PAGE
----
Forte and Edgar Landa are co-directing the play, which Mayer wrote directly for UTM. “I think 11 out of 12 parts cast are company members,” he said. “And it is very female-centric. That is going to be great. Music is incorporated because I can’t help myself. The play opens with that great song by Stair Steps, ‘Ooh Child.’ There is something very LA about that song because it was in Boyz in the Hood.”
Mayer is deeply committed to infusing his theater works with music to underscore the thematic vitality of his plays. For Yerma in the Desert, the songs of Ricky Martin were key. “The character Yerma is a custodian. In Lorca’s play, she was a washerwoman. Her husband (Juan) and Victor are guards with Department of Health and Safety. In the Lorca play they were shepherds. Juan is very attractive on the outside but has internal problems,” Mayer said. “One of the things people see in him is that he could be in a boy band. It was only natural that the Ricky Martin music came to mind.” Juan Luis Guerra’s song, “Burbujas de Amor,” is also in the play, “because there is so much romance in these women’s lives,” Mayer said. “The Yerma character has a dream represented by this song about finding true love and being soft and intimate with a partner who is not just pretty on the outside, but romantic on the inside.
“These people have complex lives,” Mayer added. “The men and women who clean up students’ apartments and the faculty residences know things about them. It is up to them to keep their knowledge to themselves and usually, they do. But it doesn’t mean they don’t have opinions.”
Mayer feels he is now at a resurgence of his career as a playwright. Born in Hollywood, raised in North Hollywood, he went to Cornell, attended Oxford and received his master’s degree at Columbia. “I came back to LA in 1989, and got a job at the Mark Taper Forum on the artistic staff, just as the company began work on Angels in America.”
The Taper proved to be Mayer’s continuing education in his quest to be a playwright. “I wrote my first play at 20. I am 52 now,” he said. “I try to write one or two plays a year. In a 32-year career, I have probably produced two-thirds of my plays. So, playwriting has always been number one for me [and] now I have taken things into my own hands as a playwright.”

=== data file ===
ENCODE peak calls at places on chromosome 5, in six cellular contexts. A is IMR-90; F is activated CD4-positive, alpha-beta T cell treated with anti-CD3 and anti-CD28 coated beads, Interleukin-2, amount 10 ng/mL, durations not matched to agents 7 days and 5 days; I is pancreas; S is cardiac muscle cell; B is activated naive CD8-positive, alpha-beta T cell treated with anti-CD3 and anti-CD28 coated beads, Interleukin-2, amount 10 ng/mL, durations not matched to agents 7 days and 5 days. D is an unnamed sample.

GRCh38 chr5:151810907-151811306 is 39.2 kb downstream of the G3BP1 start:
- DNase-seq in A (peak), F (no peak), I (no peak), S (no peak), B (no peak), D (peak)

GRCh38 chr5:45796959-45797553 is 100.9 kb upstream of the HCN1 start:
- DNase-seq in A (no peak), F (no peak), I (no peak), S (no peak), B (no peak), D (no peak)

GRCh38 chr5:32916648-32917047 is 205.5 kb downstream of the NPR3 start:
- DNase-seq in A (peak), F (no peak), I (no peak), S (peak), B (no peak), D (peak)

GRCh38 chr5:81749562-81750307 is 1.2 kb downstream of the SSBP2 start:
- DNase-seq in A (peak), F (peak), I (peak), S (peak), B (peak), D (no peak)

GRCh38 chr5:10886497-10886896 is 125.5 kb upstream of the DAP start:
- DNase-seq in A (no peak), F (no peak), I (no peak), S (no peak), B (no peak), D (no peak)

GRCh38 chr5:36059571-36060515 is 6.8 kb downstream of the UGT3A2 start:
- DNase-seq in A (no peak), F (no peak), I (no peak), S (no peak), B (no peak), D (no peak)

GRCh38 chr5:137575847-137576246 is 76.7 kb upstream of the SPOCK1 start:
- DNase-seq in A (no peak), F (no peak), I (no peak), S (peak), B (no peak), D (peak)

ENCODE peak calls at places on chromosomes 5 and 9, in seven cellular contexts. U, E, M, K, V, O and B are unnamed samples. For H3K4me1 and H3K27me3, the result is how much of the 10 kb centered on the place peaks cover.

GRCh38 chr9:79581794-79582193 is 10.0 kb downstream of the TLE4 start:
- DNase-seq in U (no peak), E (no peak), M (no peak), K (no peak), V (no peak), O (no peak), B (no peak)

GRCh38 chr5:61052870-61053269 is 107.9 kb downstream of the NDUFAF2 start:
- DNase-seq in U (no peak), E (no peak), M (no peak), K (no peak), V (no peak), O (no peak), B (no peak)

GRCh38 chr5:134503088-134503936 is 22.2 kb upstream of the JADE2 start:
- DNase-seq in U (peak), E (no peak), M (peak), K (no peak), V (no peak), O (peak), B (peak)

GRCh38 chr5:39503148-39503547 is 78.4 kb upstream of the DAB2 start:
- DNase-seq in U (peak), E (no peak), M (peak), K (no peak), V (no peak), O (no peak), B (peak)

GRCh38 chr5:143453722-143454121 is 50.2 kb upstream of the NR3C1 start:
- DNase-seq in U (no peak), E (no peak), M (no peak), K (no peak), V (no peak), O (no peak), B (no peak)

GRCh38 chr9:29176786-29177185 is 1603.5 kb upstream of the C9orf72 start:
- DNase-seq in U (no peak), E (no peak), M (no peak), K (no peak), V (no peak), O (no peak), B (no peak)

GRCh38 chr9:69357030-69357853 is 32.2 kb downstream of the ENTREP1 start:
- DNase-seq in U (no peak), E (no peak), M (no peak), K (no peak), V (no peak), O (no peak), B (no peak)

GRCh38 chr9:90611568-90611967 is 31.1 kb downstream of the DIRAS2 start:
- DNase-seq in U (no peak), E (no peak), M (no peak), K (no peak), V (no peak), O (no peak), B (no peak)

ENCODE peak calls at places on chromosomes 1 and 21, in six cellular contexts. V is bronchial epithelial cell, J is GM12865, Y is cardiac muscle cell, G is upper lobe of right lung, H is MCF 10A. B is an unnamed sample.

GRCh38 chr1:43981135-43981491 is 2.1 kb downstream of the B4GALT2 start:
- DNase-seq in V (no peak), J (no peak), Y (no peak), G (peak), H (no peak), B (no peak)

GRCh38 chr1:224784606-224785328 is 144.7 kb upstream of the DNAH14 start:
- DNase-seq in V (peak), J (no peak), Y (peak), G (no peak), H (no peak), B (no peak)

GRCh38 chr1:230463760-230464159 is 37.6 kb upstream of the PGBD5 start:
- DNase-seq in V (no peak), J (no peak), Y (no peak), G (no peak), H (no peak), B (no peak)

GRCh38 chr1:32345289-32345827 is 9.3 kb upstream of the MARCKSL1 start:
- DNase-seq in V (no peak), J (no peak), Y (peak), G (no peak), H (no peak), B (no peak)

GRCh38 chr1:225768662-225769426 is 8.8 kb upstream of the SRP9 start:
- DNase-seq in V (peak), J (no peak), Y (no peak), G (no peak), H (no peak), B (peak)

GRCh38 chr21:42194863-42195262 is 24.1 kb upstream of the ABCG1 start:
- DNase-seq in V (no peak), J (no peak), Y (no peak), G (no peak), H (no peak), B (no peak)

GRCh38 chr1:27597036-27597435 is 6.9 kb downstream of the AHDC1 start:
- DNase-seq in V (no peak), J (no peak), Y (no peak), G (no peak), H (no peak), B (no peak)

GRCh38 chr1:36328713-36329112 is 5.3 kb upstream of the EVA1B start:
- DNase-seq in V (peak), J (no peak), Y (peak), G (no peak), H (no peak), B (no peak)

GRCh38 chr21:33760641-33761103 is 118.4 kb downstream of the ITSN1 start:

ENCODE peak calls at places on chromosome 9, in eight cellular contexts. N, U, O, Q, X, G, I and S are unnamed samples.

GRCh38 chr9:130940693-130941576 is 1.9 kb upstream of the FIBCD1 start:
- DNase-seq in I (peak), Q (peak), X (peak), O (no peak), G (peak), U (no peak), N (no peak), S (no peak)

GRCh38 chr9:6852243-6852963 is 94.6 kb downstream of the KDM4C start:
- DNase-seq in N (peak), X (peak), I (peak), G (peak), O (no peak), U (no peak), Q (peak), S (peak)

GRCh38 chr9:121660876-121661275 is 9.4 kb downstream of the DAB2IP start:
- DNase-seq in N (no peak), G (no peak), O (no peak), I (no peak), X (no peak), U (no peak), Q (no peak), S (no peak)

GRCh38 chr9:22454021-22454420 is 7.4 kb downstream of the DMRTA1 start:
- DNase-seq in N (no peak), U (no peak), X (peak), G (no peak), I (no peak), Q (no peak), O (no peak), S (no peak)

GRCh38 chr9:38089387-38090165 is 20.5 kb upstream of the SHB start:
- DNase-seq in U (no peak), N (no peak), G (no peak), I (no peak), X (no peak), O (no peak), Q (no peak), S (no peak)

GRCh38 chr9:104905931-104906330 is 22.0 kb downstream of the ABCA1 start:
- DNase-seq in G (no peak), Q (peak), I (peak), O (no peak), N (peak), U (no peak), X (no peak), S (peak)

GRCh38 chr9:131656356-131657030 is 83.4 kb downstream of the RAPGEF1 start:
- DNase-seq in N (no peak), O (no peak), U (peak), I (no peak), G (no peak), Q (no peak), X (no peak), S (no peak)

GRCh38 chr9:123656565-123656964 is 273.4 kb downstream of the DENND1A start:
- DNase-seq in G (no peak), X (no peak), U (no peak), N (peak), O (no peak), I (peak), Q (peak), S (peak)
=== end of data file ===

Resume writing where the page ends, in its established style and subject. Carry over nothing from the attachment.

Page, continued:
Mayer has a full schedule. Members Only, his sequel to Blade to the Heat, is going to be produced by the Latino Company and Jose Luis Valenzuela in March 2018. Set in Manhattan, it takes place twenty years after the 1950s events of the original play, when ideas about sexual diversity have advanced and “AIDS is just beginning to be a problem,” Mayer said. “Quinn, the main character, is in his 40s, and still fighting, and now he is going take on the task of training a female fighter.”
And then there is the Paderewski Cycle, a competition established by the Adam Mickiewicz Institute for a treatment of a musical based on the life of the famed 20th-century Polish pianist and political figure. A finalist, Mayer will present his treatment, Three Paderewskis, on November 3 at the USC Brain and Creativity Institute’s Cammilleri Hall. “It is surprisingly cool to be involved,” he said. “But at this moment, I am deeply involved in rehearsals for Yerma in the Desert.”
Greenway Court Theatre and Urban Theatre Movement present the premiere of Yerma in The Desert, scripted by Oliver Mayer, co-directed by Marlene Forte and Edgar Landa, opening Saturday, November 17. Greenway Court Theatre is located at 544 N. Fairfax Avenue in Los Angeles.Blood Match is planned as part of the Mark Taper Forum’s Block Party schedule.